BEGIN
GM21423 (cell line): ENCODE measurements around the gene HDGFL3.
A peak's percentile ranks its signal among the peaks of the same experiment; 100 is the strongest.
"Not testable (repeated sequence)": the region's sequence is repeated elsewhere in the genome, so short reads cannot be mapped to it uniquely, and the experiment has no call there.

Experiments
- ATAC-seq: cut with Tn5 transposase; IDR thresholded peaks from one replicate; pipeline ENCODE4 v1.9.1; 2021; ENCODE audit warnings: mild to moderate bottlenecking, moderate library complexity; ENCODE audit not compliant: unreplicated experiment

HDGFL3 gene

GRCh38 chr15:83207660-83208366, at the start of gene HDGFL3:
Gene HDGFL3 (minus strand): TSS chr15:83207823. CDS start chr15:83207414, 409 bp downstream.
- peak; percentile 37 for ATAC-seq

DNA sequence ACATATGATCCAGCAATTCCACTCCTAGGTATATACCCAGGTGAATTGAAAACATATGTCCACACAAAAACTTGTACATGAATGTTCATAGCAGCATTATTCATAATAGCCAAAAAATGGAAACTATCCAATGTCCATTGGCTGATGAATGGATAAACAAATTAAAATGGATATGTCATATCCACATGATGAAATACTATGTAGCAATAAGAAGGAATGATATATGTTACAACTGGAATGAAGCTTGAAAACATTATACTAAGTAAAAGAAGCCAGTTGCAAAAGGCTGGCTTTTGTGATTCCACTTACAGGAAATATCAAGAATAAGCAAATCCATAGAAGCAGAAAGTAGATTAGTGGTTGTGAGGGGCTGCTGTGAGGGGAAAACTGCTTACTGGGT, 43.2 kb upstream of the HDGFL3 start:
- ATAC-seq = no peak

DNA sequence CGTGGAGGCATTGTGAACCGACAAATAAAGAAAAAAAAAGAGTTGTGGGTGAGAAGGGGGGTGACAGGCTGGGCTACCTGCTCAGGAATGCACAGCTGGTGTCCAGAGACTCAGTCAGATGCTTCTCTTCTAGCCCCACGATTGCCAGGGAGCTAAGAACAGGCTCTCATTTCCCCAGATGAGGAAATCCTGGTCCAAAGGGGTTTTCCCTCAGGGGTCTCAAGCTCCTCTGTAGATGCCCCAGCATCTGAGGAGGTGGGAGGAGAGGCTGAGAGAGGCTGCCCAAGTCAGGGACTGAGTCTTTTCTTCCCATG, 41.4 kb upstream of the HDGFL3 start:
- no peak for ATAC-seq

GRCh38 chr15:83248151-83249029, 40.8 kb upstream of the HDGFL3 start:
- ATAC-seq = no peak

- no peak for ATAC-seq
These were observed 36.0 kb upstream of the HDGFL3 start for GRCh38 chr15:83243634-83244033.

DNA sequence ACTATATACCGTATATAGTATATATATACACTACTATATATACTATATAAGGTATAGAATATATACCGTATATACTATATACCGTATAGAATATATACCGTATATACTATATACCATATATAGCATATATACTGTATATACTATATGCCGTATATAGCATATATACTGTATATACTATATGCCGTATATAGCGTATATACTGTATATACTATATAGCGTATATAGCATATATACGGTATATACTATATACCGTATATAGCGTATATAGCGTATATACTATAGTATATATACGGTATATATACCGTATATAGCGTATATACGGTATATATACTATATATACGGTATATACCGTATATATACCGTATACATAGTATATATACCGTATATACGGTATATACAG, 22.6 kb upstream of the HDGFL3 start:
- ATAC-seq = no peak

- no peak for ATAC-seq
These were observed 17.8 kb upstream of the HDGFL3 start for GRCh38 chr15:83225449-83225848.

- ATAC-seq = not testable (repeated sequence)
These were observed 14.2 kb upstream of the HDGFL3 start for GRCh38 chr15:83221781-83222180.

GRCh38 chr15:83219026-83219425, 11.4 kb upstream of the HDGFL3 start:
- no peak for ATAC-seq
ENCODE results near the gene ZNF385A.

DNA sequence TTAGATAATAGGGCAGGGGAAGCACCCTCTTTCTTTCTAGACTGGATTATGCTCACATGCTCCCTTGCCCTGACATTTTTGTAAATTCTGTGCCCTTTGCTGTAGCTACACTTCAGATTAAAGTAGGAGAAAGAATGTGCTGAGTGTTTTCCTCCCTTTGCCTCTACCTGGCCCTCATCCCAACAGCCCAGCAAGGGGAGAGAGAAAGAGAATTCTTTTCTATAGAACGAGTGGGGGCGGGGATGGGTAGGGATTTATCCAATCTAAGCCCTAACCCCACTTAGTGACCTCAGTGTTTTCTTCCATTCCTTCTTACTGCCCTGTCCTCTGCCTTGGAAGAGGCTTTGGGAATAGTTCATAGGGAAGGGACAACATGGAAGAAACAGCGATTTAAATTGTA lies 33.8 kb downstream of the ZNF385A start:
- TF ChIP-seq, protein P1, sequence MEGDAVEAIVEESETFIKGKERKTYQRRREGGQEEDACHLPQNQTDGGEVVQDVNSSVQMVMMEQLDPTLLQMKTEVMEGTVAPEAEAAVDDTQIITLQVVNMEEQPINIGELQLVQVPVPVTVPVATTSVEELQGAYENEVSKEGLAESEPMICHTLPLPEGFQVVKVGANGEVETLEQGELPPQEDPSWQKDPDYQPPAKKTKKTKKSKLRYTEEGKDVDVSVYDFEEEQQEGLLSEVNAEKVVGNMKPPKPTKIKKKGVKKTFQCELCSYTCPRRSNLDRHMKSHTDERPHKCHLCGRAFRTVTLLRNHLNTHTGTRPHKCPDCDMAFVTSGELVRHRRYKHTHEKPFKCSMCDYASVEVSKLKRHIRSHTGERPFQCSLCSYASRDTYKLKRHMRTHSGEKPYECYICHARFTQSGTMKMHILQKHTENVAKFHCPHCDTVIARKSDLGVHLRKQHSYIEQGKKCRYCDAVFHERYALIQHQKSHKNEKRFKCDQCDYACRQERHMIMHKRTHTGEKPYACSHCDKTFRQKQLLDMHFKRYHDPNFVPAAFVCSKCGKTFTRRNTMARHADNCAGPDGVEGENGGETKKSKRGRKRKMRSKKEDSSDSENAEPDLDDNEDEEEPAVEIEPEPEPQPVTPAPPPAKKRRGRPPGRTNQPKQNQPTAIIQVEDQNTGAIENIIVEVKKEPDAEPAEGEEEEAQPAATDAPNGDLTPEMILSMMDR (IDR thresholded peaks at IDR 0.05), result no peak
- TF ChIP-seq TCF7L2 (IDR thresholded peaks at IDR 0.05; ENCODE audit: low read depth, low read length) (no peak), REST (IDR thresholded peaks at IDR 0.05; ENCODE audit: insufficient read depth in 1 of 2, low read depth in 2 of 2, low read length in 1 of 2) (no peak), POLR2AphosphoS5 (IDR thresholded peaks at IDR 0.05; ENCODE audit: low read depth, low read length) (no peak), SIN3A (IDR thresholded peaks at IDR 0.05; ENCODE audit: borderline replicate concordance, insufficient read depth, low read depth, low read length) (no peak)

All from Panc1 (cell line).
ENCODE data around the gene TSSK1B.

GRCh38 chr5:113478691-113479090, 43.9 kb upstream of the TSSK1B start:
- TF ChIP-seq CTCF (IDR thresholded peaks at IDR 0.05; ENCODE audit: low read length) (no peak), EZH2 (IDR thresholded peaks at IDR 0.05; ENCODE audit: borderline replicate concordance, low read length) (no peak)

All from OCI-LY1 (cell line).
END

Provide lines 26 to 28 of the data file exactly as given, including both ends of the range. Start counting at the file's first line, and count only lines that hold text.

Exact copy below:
ENCODE results near the gene ZNF385A.

DNA sequence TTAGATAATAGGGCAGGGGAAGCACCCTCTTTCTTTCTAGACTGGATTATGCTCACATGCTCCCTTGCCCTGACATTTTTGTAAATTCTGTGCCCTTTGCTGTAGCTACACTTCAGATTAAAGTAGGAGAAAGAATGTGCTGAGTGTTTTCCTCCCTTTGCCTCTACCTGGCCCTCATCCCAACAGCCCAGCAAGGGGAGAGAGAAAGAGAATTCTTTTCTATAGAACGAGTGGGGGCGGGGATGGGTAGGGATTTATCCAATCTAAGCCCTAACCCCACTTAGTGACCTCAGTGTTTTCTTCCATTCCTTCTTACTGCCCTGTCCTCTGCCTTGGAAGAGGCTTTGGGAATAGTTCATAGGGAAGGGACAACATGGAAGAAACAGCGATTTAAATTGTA lies 33.8 kb downstream of the ZNF385A start:
- TF ChIP-seq, protein P1, sequence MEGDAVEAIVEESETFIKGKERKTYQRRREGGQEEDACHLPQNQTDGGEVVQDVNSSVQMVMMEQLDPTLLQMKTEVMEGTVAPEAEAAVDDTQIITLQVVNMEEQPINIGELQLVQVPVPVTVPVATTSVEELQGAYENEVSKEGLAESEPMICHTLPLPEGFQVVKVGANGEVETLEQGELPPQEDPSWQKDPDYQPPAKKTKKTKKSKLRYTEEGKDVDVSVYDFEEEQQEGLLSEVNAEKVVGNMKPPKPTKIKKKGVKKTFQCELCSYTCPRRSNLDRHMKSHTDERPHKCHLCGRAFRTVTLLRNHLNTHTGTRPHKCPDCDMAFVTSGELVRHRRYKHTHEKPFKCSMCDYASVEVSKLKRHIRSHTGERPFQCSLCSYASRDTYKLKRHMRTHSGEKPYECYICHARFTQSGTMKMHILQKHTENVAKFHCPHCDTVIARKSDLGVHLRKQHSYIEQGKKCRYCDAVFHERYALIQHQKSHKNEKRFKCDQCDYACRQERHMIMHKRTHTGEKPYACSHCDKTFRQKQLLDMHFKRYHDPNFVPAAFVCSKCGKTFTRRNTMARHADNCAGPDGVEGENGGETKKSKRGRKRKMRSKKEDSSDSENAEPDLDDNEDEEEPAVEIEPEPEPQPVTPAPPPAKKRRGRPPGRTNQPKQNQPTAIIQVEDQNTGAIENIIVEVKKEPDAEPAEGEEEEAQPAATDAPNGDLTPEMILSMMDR (IDR thresholded peaks at IDR 0.05), result no peak